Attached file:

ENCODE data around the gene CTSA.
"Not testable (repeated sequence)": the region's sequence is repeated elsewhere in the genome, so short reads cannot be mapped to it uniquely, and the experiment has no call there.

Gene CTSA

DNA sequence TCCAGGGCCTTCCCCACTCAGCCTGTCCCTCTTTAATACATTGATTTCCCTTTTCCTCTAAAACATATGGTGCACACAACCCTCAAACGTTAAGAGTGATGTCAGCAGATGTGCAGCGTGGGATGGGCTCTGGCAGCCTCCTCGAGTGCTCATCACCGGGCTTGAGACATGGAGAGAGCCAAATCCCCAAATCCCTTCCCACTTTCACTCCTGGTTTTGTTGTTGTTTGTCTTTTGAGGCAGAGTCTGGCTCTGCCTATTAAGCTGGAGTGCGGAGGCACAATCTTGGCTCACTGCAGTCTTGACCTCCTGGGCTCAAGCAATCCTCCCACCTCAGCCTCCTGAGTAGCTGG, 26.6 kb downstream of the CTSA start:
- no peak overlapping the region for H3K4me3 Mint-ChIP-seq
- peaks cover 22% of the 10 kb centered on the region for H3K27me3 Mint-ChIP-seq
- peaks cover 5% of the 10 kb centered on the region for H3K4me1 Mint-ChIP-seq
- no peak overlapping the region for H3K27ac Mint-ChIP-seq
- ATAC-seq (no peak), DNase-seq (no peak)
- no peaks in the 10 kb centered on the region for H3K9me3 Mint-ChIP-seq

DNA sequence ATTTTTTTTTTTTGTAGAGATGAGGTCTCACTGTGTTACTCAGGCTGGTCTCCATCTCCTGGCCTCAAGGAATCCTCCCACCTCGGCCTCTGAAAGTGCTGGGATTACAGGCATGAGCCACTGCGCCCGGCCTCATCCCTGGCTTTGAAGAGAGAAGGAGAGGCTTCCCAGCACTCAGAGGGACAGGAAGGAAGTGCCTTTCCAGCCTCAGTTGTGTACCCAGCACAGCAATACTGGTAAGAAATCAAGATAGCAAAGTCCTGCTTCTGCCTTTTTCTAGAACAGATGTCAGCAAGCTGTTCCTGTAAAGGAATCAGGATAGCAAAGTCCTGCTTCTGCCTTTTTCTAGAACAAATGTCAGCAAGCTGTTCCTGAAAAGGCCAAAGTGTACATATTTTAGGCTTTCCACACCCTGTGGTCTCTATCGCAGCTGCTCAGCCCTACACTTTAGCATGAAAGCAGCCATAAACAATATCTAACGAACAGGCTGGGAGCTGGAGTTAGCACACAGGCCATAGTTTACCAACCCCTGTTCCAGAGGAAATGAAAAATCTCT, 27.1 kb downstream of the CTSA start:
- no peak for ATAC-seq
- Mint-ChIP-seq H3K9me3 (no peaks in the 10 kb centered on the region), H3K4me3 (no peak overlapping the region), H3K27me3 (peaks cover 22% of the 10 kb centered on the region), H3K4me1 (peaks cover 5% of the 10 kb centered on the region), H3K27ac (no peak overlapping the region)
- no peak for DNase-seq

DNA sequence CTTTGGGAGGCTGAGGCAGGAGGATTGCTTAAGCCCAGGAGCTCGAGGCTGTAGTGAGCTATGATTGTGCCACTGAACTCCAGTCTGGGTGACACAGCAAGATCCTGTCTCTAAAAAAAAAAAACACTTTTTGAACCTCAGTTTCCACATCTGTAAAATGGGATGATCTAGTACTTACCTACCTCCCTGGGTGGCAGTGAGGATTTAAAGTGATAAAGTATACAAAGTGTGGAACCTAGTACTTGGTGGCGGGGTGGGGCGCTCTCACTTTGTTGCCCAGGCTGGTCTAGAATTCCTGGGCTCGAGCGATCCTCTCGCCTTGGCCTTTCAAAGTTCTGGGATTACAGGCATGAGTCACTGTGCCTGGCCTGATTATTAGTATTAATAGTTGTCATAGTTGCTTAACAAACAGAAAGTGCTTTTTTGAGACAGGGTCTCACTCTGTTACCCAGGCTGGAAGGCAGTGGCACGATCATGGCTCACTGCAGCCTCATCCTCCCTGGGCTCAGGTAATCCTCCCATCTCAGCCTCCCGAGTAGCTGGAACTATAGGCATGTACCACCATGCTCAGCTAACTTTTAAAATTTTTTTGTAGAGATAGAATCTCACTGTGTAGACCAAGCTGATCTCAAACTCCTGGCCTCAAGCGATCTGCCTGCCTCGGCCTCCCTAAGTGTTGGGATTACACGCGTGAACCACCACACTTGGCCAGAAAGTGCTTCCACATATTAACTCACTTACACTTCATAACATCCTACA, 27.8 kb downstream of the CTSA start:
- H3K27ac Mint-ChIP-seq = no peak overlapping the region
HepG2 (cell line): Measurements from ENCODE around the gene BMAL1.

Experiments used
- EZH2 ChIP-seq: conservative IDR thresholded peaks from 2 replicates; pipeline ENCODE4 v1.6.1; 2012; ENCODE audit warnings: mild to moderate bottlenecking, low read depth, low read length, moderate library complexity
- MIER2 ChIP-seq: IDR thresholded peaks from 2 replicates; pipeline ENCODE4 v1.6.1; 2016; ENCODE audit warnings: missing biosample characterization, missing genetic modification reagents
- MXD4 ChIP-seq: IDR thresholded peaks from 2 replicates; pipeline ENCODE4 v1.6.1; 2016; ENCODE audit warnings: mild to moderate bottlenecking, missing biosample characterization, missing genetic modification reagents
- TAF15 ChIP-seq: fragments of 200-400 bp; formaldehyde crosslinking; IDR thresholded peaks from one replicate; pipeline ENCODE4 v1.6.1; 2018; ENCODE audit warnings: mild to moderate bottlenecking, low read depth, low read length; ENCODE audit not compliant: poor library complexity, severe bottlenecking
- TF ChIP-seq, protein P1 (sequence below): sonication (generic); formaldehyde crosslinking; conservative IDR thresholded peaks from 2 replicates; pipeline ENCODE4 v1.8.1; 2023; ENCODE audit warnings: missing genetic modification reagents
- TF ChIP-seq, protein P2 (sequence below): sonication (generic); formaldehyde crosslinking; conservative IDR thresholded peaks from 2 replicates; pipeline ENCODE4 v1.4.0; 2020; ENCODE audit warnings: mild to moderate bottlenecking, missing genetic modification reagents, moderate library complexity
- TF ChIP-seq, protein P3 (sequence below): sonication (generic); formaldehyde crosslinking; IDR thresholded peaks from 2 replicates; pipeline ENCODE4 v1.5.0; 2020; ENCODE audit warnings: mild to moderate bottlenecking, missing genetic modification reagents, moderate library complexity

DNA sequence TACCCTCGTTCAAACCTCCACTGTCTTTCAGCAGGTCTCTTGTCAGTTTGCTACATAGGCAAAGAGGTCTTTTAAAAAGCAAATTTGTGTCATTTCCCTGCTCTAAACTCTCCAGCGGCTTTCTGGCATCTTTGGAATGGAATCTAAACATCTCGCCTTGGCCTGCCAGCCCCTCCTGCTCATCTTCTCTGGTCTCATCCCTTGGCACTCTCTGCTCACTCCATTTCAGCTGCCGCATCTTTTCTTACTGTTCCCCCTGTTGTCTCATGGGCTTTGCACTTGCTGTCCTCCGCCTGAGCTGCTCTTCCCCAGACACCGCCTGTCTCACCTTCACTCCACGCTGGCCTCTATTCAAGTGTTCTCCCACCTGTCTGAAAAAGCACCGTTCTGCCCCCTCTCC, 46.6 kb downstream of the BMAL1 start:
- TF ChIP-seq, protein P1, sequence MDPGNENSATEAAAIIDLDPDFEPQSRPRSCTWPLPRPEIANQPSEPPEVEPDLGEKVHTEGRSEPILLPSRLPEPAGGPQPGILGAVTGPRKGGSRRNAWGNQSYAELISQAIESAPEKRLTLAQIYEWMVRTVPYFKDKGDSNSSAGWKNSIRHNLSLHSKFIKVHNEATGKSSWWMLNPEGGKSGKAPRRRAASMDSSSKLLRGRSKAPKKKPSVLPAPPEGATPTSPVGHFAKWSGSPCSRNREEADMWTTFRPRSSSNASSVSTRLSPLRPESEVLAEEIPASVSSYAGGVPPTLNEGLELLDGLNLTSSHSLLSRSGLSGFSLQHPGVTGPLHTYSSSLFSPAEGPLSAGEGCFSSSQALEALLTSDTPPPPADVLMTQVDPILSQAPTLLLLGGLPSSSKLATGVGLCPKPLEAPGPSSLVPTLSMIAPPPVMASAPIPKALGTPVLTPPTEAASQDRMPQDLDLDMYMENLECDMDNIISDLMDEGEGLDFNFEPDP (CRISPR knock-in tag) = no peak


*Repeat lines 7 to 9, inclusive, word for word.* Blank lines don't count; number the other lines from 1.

- peaks cover 5% of the 10 kb centered on the region for H3K4me1 Mint-ChIP-seq
- no peak overlapping the region for H3K27ac Mint-ChIP-seq
- ATAC-seq (no peak), DNase-seq (no peak)